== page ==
So, ask yourself: Do you want to design a Web site that will work for everyone, regardless of their platform? Do you want to make sure your Web site is future-proof? If so, you need this book.

You can purchase Designing With Web Standards from Slashdot welcomes readers' book reviews -- to see your own review here, read the book review guidelines, then visit the submission page.

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The back cover (4, Informative)

Sir Haxalot (693401) | about 11 years ago | (#7095476)

You code. And code. And code. You build only to rebuild. You focus on making your site compatible with almost every browser or wireless device ever put out there. Then along comes a new device or a new browser, and you start all over again.

You can get off the merry-go-round.

It's time to stop living in the past and get away from the days of spaghetti code, insanely nested table layouts, tags, and other redundancies that double and triple the bandwidth of even the simplest sites. Instead, it's time for forward compatibility.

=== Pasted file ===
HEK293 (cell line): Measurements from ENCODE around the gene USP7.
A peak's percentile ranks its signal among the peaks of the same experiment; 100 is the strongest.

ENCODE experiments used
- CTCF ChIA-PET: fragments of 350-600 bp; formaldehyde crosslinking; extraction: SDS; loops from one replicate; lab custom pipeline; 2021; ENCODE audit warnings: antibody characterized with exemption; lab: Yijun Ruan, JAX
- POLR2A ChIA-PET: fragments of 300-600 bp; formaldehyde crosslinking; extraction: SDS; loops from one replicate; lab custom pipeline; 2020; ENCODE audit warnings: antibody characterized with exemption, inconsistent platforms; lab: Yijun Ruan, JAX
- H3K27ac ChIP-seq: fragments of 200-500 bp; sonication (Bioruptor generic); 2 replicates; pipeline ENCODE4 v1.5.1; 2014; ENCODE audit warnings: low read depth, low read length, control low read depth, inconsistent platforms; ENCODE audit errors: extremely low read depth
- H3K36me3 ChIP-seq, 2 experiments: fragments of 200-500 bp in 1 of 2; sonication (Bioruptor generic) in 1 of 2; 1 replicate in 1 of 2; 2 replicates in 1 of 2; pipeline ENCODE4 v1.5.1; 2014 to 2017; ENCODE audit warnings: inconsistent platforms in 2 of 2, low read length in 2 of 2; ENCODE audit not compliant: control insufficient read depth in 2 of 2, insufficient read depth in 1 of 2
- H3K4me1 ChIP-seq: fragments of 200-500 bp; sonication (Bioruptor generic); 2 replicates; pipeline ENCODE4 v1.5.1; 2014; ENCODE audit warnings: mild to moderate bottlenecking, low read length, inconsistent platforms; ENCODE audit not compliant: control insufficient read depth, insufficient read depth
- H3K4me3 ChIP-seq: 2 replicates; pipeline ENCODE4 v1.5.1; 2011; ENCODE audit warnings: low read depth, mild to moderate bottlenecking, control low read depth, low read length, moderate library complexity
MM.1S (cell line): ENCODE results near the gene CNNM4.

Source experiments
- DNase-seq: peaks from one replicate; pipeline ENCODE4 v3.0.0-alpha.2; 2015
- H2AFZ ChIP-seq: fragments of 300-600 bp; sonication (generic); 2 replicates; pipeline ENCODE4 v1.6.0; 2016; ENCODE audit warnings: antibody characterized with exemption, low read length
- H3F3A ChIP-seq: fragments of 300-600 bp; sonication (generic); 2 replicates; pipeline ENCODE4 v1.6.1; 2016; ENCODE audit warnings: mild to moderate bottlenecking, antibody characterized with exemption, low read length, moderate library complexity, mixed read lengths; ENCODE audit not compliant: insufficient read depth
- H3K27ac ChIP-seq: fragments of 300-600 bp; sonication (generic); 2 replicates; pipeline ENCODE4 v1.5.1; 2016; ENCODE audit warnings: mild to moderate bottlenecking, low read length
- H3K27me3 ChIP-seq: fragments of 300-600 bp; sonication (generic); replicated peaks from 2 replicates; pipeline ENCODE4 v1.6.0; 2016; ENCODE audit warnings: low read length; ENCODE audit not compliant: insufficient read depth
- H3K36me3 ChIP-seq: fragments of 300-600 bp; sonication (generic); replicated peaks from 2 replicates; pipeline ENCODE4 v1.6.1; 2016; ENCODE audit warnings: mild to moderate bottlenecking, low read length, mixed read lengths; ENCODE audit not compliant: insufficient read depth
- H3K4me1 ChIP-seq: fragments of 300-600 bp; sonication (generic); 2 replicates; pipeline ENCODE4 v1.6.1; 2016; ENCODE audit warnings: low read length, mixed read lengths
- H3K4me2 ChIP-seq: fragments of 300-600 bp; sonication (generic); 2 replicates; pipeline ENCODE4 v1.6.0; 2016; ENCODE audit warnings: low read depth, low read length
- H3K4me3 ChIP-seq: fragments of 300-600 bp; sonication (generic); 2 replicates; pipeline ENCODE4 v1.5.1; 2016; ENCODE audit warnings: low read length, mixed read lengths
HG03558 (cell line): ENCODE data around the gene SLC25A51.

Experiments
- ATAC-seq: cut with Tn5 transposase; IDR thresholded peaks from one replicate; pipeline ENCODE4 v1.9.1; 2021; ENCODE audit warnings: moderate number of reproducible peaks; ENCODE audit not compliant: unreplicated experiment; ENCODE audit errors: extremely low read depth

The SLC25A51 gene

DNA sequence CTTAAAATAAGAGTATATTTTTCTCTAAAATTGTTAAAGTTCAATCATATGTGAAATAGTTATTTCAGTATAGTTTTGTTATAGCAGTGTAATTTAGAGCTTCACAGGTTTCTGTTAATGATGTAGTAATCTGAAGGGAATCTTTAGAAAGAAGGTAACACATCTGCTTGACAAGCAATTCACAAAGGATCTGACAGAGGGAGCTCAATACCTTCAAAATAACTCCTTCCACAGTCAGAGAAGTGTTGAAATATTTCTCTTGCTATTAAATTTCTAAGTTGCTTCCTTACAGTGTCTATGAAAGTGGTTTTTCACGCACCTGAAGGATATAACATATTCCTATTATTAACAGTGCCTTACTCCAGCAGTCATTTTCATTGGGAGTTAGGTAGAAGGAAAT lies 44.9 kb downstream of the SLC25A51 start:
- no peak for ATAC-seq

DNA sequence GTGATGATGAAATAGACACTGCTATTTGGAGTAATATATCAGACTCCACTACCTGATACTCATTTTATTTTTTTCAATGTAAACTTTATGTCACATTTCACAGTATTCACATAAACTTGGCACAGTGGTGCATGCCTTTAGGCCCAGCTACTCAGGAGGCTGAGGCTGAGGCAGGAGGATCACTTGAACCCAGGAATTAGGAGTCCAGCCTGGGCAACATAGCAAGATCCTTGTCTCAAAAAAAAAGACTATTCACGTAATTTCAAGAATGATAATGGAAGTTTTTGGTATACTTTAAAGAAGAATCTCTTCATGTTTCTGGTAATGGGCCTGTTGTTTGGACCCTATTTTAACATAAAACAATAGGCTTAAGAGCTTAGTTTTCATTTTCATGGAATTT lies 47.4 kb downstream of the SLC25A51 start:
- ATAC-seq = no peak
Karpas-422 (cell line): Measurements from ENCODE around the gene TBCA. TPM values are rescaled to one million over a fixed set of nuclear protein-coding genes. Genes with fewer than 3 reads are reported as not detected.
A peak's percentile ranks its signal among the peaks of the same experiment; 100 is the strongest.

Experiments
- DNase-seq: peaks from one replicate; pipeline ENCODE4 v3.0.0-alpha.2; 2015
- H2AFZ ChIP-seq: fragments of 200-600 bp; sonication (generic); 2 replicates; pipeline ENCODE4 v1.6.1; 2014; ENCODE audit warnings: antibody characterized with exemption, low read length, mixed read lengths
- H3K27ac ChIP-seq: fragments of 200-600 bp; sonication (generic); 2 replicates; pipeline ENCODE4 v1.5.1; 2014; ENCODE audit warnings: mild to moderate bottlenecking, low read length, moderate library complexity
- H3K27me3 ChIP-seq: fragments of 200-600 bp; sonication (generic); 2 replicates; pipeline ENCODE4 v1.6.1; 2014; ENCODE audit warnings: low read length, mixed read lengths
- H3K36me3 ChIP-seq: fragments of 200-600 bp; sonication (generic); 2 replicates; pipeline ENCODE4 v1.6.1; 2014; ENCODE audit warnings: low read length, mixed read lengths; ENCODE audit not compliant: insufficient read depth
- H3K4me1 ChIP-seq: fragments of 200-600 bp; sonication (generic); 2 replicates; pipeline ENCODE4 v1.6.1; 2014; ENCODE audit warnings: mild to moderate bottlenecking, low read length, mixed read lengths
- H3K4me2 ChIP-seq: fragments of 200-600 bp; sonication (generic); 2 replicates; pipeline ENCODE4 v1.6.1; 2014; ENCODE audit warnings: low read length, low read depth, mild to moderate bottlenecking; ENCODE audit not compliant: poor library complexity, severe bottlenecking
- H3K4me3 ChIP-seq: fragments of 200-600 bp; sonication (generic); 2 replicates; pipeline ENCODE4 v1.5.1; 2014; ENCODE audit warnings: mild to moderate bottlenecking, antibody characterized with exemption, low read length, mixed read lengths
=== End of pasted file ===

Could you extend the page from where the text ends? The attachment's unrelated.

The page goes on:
Isn't it high time you started designing with web standards?

Standards aren't about leaving users behind or adhering to inflexible rules. Standards are about building sophisticated, beautiful sites that will work as well tomorrow as they do today. You can't afford to design tomorrow's sites with yesterday's piecemeal methods.

Jeffrey teaches you to:

* Slash design, development, and quality assurance costs (or do great work in spite of constrained budgets)
* Deliver superb design and sophisticated functionality without worrying about browser incompatibilities
* Set up your site to work as well five years from now as it does today
* Redesign in hours instead of days or weeks
* Welcome new visitors and make your content more visible to search engines